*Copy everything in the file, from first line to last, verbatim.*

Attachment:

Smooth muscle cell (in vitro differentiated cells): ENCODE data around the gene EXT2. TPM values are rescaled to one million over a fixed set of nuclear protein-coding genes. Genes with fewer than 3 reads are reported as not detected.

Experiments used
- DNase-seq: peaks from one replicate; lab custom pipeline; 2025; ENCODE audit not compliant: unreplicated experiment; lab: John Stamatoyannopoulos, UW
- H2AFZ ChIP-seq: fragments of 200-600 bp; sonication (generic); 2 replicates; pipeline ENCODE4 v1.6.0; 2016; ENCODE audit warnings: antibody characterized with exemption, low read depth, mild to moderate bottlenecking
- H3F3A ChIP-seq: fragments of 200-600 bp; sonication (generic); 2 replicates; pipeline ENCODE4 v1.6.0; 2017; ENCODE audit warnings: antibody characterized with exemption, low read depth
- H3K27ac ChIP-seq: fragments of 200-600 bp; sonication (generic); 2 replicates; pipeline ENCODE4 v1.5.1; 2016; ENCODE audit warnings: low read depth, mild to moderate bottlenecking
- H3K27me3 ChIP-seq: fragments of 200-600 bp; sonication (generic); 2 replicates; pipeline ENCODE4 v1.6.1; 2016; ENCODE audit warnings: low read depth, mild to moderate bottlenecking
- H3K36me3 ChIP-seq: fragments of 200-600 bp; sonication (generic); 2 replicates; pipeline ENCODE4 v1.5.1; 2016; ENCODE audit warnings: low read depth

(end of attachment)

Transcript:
Smooth muscle cell (in vitro differentiated cells): ENCODE data around the gene EXT2. TPM values are rescaled to one million over a fixed set of nuclear protein-coding genes. Genes with fewer than 3 reads are reported as not detected.

Experiments used
- DNase-seq: peaks from one replicate; lab custom pipeline; 2025; ENCODE audit not compliant: unreplicated experiment; lab: John Stamatoyannopoulos, UW
- H2AFZ ChIP-seq: fragments of 200-600 bp; sonication (generic); 2 replicates; pipeline ENCODE4 v1.6.0; 2016; ENCODE audit warnings: antibody characterized with exemption, low read depth, mild to moderate bottlenecking
- H3F3A ChIP-seq: fragments of 200-600 bp; sonication (generic); 2 replicates; pipeline ENCODE4 v1.6.0; 2017; ENCODE audit warnings: antibody characterized with exemption, low read depth
- H3K27ac ChIP-seq: fragments of 200-600 bp; sonication (generic); 2 replicates; pipeline ENCODE4 v1.5.1; 2016; ENCODE audit warnings: low read depth, mild to moderate bottlenecking
- H3K27me3 ChIP-seq: fragments of 200-600 bp; sonication (generic); 2 replicates; pipeline ENCODE4 v1.6.1; 2016; ENCODE audit warnings: low read depth, mild to moderate bottlenecking
- H3K36me3 ChIP-seq: fragments of 200-600 bp; sonication (generic); 2 replicates; pipeline ENCODE4 v1.5.1; 2016; ENCODE audit warnings: low read depth